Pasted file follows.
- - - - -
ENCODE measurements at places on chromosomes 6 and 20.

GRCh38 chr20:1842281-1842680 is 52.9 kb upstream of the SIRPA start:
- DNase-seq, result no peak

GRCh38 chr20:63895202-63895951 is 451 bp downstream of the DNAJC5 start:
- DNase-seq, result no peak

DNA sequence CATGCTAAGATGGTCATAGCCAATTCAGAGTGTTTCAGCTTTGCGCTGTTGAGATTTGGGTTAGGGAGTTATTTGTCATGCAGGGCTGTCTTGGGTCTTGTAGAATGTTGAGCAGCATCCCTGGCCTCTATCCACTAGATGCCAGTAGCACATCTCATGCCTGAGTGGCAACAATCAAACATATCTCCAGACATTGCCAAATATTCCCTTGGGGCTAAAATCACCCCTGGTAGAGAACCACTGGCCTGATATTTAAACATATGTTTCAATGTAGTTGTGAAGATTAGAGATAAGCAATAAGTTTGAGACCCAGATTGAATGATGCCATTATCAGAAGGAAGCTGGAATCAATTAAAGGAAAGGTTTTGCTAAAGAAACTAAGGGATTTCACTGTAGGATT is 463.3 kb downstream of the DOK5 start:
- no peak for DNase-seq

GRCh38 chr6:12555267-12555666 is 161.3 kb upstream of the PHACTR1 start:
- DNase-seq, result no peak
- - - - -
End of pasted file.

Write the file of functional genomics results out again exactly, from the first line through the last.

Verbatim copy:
ENCODE measurements at places on chromosomes 6 and 20.

GRCh38 chr20:1842281-1842680 is 52.9 kb upstream of the SIRPA start:
- DNase-seq, result no peak

GRCh38 chr20:63895202-63895951 is 451 bp downstream of the DNAJC5 start:
- DNase-seq, result no peak

DNA sequence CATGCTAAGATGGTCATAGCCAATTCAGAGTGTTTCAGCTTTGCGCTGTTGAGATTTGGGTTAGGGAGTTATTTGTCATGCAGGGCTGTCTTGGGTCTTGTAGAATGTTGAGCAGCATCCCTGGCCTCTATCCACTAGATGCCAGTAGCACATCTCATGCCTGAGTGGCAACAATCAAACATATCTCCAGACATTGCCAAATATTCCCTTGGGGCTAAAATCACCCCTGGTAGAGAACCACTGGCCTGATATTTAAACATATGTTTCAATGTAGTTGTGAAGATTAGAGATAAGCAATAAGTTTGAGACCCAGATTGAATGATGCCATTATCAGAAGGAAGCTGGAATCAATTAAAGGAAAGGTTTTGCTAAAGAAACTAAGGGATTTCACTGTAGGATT is 463.3 kb downstream of the DOK5 start:
- no peak for DNase-seq

GRCh38 chr6:12555267-12555666 is 161.3 kb upstream of the PHACTR1 start:
- DNase-seq, result no peak